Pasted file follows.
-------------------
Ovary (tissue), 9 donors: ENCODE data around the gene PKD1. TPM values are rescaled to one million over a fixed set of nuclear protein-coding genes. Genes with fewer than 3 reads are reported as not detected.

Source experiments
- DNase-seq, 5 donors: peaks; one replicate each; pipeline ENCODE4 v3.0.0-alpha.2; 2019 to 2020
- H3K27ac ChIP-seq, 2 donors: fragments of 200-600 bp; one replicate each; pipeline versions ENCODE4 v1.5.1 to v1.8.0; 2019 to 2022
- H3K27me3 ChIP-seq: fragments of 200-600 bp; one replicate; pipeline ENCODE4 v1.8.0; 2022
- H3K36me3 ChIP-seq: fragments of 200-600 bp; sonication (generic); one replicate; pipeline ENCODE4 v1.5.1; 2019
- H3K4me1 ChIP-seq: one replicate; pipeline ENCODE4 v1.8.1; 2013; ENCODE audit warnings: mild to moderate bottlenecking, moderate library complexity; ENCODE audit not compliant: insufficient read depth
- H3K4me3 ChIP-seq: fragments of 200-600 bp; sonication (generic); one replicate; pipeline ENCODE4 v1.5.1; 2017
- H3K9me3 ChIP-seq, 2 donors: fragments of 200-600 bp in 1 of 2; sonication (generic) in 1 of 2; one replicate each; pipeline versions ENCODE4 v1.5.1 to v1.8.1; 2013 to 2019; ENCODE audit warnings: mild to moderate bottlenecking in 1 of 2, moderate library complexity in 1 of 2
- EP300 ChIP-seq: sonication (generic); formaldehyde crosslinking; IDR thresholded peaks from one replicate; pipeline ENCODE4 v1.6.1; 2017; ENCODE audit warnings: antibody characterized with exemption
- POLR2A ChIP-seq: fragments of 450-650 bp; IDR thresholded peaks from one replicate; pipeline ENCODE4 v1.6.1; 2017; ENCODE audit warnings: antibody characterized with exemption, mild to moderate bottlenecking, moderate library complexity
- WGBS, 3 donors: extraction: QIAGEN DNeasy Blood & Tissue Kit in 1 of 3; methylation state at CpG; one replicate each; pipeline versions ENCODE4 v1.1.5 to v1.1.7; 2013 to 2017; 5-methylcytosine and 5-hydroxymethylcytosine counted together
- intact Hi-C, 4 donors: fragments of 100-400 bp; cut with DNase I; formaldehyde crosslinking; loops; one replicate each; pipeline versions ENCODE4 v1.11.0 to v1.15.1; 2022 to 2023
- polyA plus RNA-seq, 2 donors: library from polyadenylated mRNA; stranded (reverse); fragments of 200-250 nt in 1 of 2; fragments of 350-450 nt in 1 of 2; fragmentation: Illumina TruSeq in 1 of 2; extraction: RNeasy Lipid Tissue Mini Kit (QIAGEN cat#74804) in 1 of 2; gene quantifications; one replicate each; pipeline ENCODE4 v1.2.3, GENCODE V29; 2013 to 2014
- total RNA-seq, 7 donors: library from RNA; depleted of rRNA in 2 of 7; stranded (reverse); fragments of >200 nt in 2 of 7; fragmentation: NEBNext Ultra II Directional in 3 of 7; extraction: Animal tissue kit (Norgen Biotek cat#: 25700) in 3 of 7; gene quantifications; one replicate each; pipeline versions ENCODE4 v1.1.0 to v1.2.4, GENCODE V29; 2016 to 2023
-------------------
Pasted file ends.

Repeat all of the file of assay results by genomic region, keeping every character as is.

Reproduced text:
Ovary (tissue), 9 donors: ENCODE data around the gene PKD1. TPM values are rescaled to one million over a fixed set of nuclear protein-coding genes. Genes with fewer than 3 reads are reported as not detected.

Source experiments
- DNase-seq, 5 donors: peaks; one replicate each; pipeline ENCODE4 v3.0.0-alpha.2; 2019 to 2020
- H3K27ac ChIP-seq, 2 donors: fragments of 200-600 bp; one replicate each; pipeline versions ENCODE4 v1.5.1 to v1.8.0; 2019 to 2022
- H3K27me3 ChIP-seq: fragments of 200-600 bp; one replicate; pipeline ENCODE4 v1.8.0; 2022
- H3K36me3 ChIP-seq: fragments of 200-600 bp; sonication (generic); one replicate; pipeline ENCODE4 v1.5.1; 2019
- H3K4me1 ChIP-seq: one replicate; pipeline ENCODE4 v1.8.1; 2013; ENCODE audit warnings: mild to moderate bottlenecking, moderate library complexity; ENCODE audit not compliant: insufficient read depth
- H3K4me3 ChIP-seq: fragments of 200-600 bp; sonication (generic); one replicate; pipeline ENCODE4 v1.5.1; 2017
- H3K9me3 ChIP-seq, 2 donors: fragments of 200-600 bp in 1 of 2; sonication (generic) in 1 of 2; one replicate each; pipeline versions ENCODE4 v1.5.1 to v1.8.1; 2013 to 2019; ENCODE audit warnings: mild to moderate bottlenecking in 1 of 2, moderate library complexity in 1 of 2
- EP300 ChIP-seq: sonication (generic); formaldehyde crosslinking; IDR thresholded peaks from one replicate; pipeline ENCODE4 v1.6.1; 2017; ENCODE audit warnings: antibody characterized with exemption
- POLR2A ChIP-seq: fragments of 450-650 bp; IDR thresholded peaks from one replicate; pipeline ENCODE4 v1.6.1; 2017; ENCODE audit warnings: antibody characterized with exemption, mild to moderate bottlenecking, moderate library complexity
- WGBS, 3 donors: extraction: QIAGEN DNeasy Blood & Tissue Kit in 1 of 3; methylation state at CpG; one replicate each; pipeline versions ENCODE4 v1.1.5 to v1.1.7; 2013 to 2017; 5-methylcytosine and 5-hydroxymethylcytosine counted together
- intact Hi-C, 4 donors: fragments of 100-400 bp; cut with DNase I; formaldehyde crosslinking; loops; one replicate each; pipeline versions ENCODE4 v1.11.0 to v1.15.1; 2022 to 2023
- polyA plus RNA-seq, 2 donors: library from polyadenylated mRNA; stranded (reverse); fragments of 200-250 nt in 1 of 2; fragments of 350-450 nt in 1 of 2; fragmentation: Illumina TruSeq in 1 of 2; extraction: RNeasy Lipid Tissue Mini Kit (QIAGEN cat#74804) in 1 of 2; gene quantifications; one replicate each; pipeline ENCODE4 v1.2.3, GENCODE V29; 2013 to 2014
- total RNA-seq, 7 donors: library from RNA; depleted of rRNA in 2 of 7; stranded (reverse); fragments of >200 nt in 2 of 7; fragmentation: NEBNext Ultra II Directional in 3 of 7; extraction: Animal tissue kit (Norgen Biotek cat#: 25700) in 3 of 7; gene quantifications; one replicate each; pipeline versions ENCODE4 v1.1.0 to v1.2.4, GENCODE V29; 2016 to 2023